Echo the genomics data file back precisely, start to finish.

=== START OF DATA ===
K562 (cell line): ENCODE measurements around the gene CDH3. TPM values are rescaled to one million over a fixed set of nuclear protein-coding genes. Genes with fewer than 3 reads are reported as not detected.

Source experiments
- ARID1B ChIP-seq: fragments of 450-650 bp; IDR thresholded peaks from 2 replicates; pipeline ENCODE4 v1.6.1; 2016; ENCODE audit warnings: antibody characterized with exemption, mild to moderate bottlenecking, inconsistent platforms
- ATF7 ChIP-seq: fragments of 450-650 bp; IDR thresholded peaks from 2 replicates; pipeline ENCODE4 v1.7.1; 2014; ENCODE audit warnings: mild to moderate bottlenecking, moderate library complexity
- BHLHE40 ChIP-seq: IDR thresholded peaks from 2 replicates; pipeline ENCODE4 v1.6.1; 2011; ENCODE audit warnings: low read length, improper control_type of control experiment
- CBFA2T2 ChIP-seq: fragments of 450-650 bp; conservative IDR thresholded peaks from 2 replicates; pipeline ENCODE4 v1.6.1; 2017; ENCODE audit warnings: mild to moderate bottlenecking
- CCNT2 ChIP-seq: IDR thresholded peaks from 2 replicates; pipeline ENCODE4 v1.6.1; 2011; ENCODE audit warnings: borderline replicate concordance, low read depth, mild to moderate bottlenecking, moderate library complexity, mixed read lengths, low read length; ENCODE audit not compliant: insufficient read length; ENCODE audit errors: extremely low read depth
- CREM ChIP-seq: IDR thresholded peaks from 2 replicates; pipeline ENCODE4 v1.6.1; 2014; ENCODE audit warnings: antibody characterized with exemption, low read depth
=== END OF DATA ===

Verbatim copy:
K562 (cell line): ENCODE measurements around the gene CDH3. TPM values are rescaled to one million over a fixed set of nuclear protein-coding genes. Genes with fewer than 3 reads are reported as not detected.

Source experiments
- ARID1B ChIP-seq: fragments of 450-650 bp; IDR thresholded peaks from 2 replicates; pipeline ENCODE4 v1.6.1; 2016; ENCODE audit warnings: antibody characterized with exemption, mild to moderate bottlenecking, inconsistent platforms
- ATF7 ChIP-seq: fragments of 450-650 bp; IDR thresholded peaks from 2 replicates; pipeline ENCODE4 v1.7.1; 2014; ENCODE audit warnings: mild to moderate bottlenecking, moderate library complexity
- BHLHE40 ChIP-seq: IDR thresholded peaks from 2 replicates; pipeline ENCODE4 v1.6.1; 2011; ENCODE audit warnings: low read length, improper control_type of control experiment
- CBFA2T2 ChIP-seq: fragments of 450-650 bp; conservative IDR thresholded peaks from 2 replicates; pipeline ENCODE4 v1.6.1; 2017; ENCODE audit warnings: mild to moderate bottlenecking
- CCNT2 ChIP-seq: IDR thresholded peaks from 2 replicates; pipeline ENCODE4 v1.6.1; 2011; ENCODE audit warnings: borderline replicate concordance, low read depth, mild to moderate bottlenecking, moderate library complexity, mixed read lengths, low read length; ENCODE audit not compliant: insufficient read length; ENCODE audit errors: extremely low read depth
- CREM ChIP-seq: IDR thresholded peaks from 2 replicates; pipeline ENCODE4 v1.6.1; 2014; ENCODE audit warnings: antibody characterized with exemption, low read depth